Mr. Ikuo Sakamoto (director in charge of new business strategy) leads new business strategy at Paramount Bed, a major company dealing in beds for hospitals and nursing care. Always on nimble feet, he travels anywhere and everywhere necessary to find new technologies and business.
“Our company (in Higashisuna, Koto Ward) often appears in exhibitions, partly due to our proximity to Tokyo Big Sight (Tokyo International Exhibition Center.; Ariake, Koto Ward). We also show up in university laboratories, too.”
Mr. Sakamoto has an established reputation for finding new opportunities. Seven years ago, when he was the managing director of sales, he encountered the seed of a new technology while visiting Kasumigaseki.
Mr. Sakamoto recalls, “When I visited the Ministry of Economy, Trade and Industry, I was told about a new scheme: the so-called ‘New Partnership Support Program.’ Specifically, I was shown a cell resembling a small mat as a core technology, and was told that it was intellectual property managed by Shizuoka University’s TLO. Then, when I happened to be in Hamamatsu on a business trip, I dropped by Shizuoka University.”
While visiting Shizuoka University’s TLO (technology licensing organization), Mr. Sakamoto met with Professor Nobuyoshi Morita (currently professor emeritus). At this time, he learned that 1) the intellectual property belonged to Professor Morita and Walking Day Co., Ltd., of Yokohama, and 2) the technology for manufacturing the cell belonged to Softpren Industry, a local company in Hamamatsu City.
“The first thing I received was a shoe’s insole. A water-filled cell was placed inside an ordinary shoe. When I pressed down on it, the swirling water produced a pleasing stimulation. I also understood that it probably had a good pressure dispersion effect. Then, at the same time that I brought the cell back and showed it to our technical development department, our researchers began talking about the possibility of producing products with good pressure dispersion by building cells into mats.”
Not long after, a slightly larger prototype, measuring some 30 centimeters square, arrived from Softpren Industry in Hamamatsu. Paramount Bed had begun testing pressure dispersion effect by building the prototype into a mat around the area of the hips and buttocks, the region that is most prone to bedsores.
In actuality, in the early 1990s, Paramount Bed had developed a bed for hospitals and nursing-care facilities by placing a water mattress made by another company onto its own metal bed frame. However, it discontinued this product after just two or three years.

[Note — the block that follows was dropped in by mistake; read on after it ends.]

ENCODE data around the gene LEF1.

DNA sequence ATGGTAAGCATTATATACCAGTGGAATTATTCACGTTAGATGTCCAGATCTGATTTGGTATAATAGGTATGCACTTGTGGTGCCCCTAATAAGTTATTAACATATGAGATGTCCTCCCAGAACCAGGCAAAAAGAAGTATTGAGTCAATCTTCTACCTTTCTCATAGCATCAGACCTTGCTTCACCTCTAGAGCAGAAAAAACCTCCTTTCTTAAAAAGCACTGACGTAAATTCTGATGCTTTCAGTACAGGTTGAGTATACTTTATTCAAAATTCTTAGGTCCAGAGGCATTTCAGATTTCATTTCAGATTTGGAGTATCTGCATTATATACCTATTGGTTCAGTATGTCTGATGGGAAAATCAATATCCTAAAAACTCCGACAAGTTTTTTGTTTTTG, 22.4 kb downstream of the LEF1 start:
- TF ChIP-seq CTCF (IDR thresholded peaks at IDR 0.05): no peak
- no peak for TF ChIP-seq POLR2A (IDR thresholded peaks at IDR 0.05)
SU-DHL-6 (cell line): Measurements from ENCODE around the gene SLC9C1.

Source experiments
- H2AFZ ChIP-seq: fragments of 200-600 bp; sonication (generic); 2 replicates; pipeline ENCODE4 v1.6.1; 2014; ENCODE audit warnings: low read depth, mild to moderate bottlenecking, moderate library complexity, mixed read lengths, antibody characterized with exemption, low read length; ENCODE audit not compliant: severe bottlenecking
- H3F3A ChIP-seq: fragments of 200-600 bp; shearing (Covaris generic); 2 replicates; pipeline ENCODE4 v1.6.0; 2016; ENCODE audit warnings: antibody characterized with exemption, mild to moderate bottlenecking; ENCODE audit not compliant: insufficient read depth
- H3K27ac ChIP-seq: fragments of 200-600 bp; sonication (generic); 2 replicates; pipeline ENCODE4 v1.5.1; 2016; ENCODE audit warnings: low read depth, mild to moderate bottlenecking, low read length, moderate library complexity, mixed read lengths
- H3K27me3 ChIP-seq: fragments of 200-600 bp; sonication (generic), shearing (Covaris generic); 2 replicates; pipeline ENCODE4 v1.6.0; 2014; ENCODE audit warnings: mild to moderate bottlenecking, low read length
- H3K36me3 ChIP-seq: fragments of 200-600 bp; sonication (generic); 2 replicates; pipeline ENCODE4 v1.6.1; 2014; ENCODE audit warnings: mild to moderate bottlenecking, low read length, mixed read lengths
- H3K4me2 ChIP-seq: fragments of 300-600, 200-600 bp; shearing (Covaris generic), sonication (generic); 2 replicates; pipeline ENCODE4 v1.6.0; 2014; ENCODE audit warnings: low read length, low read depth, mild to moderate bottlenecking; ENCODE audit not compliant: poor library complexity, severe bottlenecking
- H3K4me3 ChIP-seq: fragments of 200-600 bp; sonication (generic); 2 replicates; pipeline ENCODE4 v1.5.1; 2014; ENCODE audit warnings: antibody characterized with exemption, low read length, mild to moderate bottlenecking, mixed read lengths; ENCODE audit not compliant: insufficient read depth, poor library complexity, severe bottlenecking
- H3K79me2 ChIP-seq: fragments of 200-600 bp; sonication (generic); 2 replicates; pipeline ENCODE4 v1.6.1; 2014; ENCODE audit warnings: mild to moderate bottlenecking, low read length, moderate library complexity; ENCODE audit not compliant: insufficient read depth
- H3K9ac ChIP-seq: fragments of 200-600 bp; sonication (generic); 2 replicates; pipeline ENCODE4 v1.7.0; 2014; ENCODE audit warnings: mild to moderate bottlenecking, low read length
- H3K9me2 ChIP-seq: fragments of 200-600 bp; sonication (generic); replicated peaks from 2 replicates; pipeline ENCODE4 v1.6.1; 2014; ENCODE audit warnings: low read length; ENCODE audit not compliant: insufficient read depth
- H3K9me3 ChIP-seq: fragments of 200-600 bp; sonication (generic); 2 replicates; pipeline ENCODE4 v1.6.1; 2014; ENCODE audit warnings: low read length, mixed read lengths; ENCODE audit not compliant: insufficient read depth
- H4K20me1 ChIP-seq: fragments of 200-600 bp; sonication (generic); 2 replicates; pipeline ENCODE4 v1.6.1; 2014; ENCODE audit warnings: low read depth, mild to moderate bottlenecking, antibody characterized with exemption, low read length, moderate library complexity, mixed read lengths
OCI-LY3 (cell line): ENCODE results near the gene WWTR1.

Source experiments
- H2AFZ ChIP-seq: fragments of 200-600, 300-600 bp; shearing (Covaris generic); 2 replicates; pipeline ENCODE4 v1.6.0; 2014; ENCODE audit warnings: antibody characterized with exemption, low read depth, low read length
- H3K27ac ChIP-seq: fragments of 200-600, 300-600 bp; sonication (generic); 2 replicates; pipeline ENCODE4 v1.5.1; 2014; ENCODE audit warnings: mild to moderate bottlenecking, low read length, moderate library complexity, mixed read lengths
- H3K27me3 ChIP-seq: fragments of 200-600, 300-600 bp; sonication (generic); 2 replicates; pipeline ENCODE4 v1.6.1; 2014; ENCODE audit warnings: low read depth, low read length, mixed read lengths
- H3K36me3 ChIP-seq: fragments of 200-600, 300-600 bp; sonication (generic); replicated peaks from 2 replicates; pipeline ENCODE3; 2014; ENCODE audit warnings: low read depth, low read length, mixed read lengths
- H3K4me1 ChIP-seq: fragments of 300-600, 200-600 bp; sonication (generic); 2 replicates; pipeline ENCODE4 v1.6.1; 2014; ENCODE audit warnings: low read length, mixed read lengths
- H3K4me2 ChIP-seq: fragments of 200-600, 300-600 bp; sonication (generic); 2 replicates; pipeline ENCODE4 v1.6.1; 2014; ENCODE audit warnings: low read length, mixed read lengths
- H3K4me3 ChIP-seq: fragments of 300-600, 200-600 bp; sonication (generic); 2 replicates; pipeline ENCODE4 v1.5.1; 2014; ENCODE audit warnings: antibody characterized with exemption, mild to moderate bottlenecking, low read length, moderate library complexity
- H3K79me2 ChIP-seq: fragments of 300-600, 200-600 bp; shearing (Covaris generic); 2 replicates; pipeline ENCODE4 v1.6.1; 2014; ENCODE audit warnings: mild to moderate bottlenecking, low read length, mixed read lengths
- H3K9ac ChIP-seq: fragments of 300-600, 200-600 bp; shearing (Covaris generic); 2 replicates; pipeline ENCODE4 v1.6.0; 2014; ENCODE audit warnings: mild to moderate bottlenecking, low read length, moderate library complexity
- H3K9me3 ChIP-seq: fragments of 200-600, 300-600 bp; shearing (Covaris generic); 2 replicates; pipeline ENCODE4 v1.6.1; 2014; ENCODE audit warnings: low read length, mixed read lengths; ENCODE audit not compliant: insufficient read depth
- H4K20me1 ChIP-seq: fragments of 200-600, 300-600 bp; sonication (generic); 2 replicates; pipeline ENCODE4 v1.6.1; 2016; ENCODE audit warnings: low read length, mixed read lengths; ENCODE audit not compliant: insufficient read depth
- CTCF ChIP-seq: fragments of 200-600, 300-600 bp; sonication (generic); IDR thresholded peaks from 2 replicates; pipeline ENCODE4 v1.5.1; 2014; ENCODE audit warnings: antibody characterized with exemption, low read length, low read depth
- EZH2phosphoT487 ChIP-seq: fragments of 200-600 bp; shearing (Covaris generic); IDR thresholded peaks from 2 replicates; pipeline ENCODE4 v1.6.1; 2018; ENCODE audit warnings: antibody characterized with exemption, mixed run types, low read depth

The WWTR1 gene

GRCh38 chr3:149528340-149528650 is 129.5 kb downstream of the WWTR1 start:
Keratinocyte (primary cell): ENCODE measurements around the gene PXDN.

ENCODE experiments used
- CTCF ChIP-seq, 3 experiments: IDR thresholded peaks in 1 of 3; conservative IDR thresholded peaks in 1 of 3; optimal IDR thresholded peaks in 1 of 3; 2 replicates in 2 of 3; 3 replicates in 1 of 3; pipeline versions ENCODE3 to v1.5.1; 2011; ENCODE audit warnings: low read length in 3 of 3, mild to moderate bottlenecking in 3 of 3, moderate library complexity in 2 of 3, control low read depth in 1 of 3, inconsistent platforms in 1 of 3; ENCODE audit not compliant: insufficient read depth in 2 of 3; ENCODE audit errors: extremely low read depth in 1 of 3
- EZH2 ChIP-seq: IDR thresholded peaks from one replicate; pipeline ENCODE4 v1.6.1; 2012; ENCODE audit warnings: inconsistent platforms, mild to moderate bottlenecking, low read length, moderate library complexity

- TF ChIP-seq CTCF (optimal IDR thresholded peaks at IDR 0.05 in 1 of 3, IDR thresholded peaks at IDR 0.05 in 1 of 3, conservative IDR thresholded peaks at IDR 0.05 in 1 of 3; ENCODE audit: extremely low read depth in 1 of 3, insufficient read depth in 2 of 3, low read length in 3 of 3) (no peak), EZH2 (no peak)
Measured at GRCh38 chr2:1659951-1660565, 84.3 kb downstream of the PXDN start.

The product was discontinued for three reasons. The first was its weight. The mattress was completely filled with water, which made it weigh as much as 300 kilograms. This made transporting it difficult. The second was troublesome maintenance. Because the water in the mattress can “spoil,” it had to be replaced once a month. And the third was the problem of “seasickness.” With a 15-cm thick water mattress, one problem was considerable motion that occurred just after a person sat on the mattress or moved to get up.
“Nonetheless, I remember that water had a positive image due to its environmental qualities and that our use of it was welcomed by the medical and nursing-care market. I felt that such a product would be well received if we could eliminate the problems of weight, spoiling, and seasickness. So I felt we really had something when we confirmed numerically the cell’s pressure dispersion effect and its ability to promote circulation to prevent bedsores.”
Even so, building cells into urethane mattresses was not a simple task.
Paramount Bed’s hospital and nursing-care beds are not flat. They are movable, with knee and back portions that can be raised. Because the mattress also bends when the knees or back are raised, meticulous and repeated trials and testing were conducted on such areas as cell production technologies for thorough leak prevention (including the size and positioning of the cell built into the mattress and treatment of materials at bending locations) and prevention of secondary damage in the event that water should leak.
“In our durability tests, we require durability that meets the standard of bed raising/lower six times per day multiplied by a service life of six or seven years multiplied by two. In other words, we demand that our products pass a test comprised of movements conducted several tens of thousands of times. Testing of this product involved two stages. After evaluating the cell itself, we then evaluated the mattress with the cell built into it. These steps took more than double the time needed to test ordinary products. We made some pretty tough demands on Softpren, but they responded well, and the result was a finished product.”
In 2009, sales of this new technology began with the “Aqua Float Mattress,” a product with a built-in cell for hospitals and nursing care. And in 2012, general sales of the cell alone began under the name “Aqua Active Pad.” “Active Pad” was supplied to Japan’s swimming team for the London Olympics and created quite a stir. It is now a product that Softpren Industry steadily supplies at a rate of more than 10,000 per year.
J-GoodTech introduces much information on outstanding top-of-niche or one-of-a-kind products and technologies which Japanese small and medium sized companies possess. Here in Feature Story, we feature dealings actually finalized by small and medium sized companies and major companies that participate in J-GoodTech and also describe their activities which enable to realize those.
J-GoodTech provides an introduction to a host of excellent but lesser-known Japanese companies and their niche-top and one-of-a-kind products and technologies. Here are ten representative examples.